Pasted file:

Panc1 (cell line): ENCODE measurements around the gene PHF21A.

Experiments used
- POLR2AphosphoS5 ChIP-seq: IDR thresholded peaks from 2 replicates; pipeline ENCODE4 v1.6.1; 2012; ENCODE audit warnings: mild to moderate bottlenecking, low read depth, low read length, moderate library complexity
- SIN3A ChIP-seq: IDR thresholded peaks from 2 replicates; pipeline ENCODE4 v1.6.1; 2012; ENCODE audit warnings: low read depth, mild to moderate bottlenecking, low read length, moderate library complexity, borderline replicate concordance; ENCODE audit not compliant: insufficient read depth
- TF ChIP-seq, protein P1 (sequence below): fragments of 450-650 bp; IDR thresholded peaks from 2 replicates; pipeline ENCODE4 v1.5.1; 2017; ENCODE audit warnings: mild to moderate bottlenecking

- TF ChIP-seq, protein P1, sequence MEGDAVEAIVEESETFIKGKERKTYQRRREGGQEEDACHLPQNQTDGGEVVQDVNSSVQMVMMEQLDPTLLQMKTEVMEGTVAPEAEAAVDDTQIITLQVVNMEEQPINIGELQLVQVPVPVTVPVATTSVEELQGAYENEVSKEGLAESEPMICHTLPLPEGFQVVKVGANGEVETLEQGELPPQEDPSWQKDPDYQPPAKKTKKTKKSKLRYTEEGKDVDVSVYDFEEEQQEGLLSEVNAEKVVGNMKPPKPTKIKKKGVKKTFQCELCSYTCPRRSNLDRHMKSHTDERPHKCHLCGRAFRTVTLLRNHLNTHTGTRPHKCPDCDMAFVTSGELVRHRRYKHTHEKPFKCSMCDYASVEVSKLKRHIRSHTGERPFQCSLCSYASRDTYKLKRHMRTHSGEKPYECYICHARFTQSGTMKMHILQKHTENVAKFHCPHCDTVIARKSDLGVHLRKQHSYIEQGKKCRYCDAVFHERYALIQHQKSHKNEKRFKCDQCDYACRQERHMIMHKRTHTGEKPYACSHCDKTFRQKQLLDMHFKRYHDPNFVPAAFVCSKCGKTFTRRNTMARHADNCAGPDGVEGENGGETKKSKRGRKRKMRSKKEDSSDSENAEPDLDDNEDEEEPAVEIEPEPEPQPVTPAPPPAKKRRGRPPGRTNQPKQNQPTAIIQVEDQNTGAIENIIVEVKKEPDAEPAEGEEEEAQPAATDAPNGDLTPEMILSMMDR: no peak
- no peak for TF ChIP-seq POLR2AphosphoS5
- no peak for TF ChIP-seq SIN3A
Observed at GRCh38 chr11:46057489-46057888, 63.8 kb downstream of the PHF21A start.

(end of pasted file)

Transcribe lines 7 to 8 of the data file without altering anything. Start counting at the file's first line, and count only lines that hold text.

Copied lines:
- no peak for TF ChIP-seq POLR2AphosphoS5
- no peak for TF ChIP-seq SIN3A